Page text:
4. Again, step out, stand up, and walk around to "shake off" that state of mind. Remember a time when you watched an interaction between 2 people as a detached observer. You were interested in what was going on and observant but not taking one side or another. As you remember this, sit in the 3rd position chair. As you sit there, fully immerse back in that time, seeing, hearing, and feeling everything you can remember as if it's happening again.
  5. Yet again, stand up and shake off the state. This time, remember a time when you had to understand a process from a diagram. It could be installing a printer from a quick start pictorial manual, for instance. As you think about this, sit in the 4th position chair and fully immerse in it, again, seeing, hearing, and feeling it like you are fully back in the experience.

Questions to ask when in each position

  • 1st position - the actor
    • What is my intent?
    • How do I perceive 2nd position?
    • What else affects me?
    • What am I feeling?
  • 2nd position - the acted upon
    • What is my intent?
    • How do I perceive 1st position?
    • What else affects me?
    • What am I feeling?
  • 3rd position - the impartial observer
    • What is the intent of 1st position?
    • What is the intent of 2nd position?
    • How do I perceive 1st position?
    • How do I perceive 2nd position?
    • What else affects them both?
    • How is each thinking?
  • 4th position - the systems thinker
    • What is the purpose of the interaction between 1st & 2nd position as a system?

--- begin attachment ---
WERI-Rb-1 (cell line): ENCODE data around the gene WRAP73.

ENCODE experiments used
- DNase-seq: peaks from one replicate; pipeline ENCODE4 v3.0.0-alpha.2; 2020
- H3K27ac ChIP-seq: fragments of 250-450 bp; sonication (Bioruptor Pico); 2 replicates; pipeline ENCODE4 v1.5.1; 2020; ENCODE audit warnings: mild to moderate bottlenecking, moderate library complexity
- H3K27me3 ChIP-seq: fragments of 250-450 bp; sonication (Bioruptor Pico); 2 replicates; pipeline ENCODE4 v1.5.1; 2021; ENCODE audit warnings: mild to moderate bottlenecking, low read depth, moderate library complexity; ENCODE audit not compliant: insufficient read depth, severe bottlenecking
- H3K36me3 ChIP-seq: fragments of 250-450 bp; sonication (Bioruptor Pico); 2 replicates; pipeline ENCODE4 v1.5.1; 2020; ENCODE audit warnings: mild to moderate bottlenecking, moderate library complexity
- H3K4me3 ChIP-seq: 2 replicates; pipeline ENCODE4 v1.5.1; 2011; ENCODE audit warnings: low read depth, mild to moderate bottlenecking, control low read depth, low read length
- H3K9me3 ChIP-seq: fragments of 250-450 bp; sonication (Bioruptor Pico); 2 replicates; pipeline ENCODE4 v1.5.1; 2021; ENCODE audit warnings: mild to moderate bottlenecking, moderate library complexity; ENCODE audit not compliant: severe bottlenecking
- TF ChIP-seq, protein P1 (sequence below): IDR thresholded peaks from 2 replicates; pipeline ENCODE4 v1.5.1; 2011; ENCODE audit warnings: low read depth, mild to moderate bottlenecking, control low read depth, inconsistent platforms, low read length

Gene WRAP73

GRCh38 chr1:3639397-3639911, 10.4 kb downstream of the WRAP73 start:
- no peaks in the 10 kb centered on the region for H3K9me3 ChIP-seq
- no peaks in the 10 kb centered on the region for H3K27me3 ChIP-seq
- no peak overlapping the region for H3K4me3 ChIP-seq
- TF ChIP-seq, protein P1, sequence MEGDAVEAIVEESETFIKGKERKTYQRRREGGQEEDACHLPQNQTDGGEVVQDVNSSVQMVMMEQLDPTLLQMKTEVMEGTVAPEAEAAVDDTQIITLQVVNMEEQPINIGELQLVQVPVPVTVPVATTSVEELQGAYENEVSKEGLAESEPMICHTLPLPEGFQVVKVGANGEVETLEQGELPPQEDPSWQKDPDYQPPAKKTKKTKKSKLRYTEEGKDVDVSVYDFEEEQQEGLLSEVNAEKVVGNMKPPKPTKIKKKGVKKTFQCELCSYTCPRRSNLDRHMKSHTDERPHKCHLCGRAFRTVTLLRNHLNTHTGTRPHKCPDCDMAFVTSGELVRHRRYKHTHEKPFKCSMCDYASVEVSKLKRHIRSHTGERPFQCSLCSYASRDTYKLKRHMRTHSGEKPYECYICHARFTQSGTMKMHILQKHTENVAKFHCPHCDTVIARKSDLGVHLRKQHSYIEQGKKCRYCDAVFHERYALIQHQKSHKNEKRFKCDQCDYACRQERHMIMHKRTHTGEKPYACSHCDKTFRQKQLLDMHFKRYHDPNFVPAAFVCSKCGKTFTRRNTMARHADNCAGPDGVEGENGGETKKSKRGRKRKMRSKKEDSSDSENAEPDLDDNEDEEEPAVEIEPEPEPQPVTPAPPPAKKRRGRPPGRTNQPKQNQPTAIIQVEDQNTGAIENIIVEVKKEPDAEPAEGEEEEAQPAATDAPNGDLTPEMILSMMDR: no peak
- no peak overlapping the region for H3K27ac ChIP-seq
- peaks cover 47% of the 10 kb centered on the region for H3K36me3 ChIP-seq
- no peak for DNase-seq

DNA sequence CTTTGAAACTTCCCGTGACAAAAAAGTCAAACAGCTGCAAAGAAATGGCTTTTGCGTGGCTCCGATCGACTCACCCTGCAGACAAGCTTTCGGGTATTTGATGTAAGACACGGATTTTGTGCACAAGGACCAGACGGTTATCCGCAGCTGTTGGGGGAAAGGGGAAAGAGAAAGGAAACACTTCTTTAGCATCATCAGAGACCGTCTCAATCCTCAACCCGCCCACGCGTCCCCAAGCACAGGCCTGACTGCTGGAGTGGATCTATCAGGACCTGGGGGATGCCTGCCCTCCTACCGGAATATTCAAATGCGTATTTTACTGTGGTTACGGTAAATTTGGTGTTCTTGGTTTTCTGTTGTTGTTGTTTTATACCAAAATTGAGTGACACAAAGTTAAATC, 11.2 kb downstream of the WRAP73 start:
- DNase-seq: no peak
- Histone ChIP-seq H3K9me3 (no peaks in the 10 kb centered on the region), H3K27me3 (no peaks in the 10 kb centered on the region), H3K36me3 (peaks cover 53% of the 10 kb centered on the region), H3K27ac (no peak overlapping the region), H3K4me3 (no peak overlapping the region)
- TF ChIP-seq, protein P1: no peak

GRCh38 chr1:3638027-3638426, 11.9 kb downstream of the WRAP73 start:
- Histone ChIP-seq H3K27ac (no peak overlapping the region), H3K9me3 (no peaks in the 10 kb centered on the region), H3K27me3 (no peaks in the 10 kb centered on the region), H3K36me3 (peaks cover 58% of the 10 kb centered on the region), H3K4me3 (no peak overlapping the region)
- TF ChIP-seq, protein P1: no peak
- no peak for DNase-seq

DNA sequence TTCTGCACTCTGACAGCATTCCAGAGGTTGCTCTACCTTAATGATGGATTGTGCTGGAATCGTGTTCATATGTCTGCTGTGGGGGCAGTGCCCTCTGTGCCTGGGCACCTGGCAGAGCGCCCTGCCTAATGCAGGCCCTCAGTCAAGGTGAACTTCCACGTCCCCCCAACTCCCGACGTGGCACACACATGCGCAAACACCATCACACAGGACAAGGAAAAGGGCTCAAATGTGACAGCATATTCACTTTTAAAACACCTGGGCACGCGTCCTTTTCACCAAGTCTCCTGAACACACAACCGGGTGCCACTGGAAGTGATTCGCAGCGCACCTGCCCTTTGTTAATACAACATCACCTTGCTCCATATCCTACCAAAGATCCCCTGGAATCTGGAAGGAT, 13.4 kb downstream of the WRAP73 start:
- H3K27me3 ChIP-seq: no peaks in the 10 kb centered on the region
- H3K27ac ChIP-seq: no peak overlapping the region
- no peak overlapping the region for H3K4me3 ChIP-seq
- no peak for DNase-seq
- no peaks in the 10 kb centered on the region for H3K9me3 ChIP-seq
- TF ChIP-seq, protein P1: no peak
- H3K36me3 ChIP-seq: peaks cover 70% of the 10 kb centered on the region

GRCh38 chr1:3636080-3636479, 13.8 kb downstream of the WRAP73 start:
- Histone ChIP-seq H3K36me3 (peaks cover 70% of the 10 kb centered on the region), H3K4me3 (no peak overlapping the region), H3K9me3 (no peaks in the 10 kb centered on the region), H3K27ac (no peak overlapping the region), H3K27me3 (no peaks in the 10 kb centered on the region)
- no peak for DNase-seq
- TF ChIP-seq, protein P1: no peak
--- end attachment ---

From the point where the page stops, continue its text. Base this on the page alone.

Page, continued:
• What are the inputs and outputs from the system?
    • What dynamics drive the system towards its purpose or equilibrium?

    (Advanced) Cleaning Perceptual Positions

    • 1st position - the actor
      • In your mind's eye, where do you see the person in 2nd position? Are you looking up or down at them? If either, adjust so that you see them "eye-to-eye", level with you.
      • As you think about the conversation, do you hear their voice coming from them (the person in 2nd position) or from somewhere else? If somewhere else, move it to where you see them.
    • 2nd position - the acted upon
      • Where do you see the person in 1st position as you see them in your mind's eye? Are you looking up or down at them? If either, adjust so that you see them "eye-to-eye", level with you.
      • Do you hear the person in 1st position's voice coming from them or from somewhere else as you see them in your mind's ear? If somewhere else, move it to where you see them.
    • 3rd position - the impartial observer
      • Are 1st and 2nd position the same height and distance from you? If not, adjust so they are.
      • As you see them in your mind's eye, do you see 1st and 2nd position with the same level of detail, contrast, and color? If not, adjust so you do.
      • As you hear them in your mind's ear, do you hear each of their voices coming from them or somewhere else? If somewhere else, move the voice to where it belongs.
      • In your thoughts, do you notice 1st and 2nd positions feelings coming from them or somewhere else? If somewhere else, move the feelings into the person they belong in.
      • After making all adjustments to "level up" the interaction in your imagination, move back to 1st and 2nd position and notice the differences from each.
    • 4th position - the systems thinker
      • Write down the system purpose of the interaction.
      • Use a tool like Loopy to create a causal looping diagram to study the dynamics as a system.


The transcript is lightly edited for clarity and is a partial transcript (with some bonus content)- the full episode is on audio. Click here to listen.



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Written by Chris McNeil, Strategic Thought Leadership NLP Coach and Consultant, Founder of Thaut, host of Thought Leadership Studio podcast, and Creator of the Thaut Process of Strategic Thought Leadership.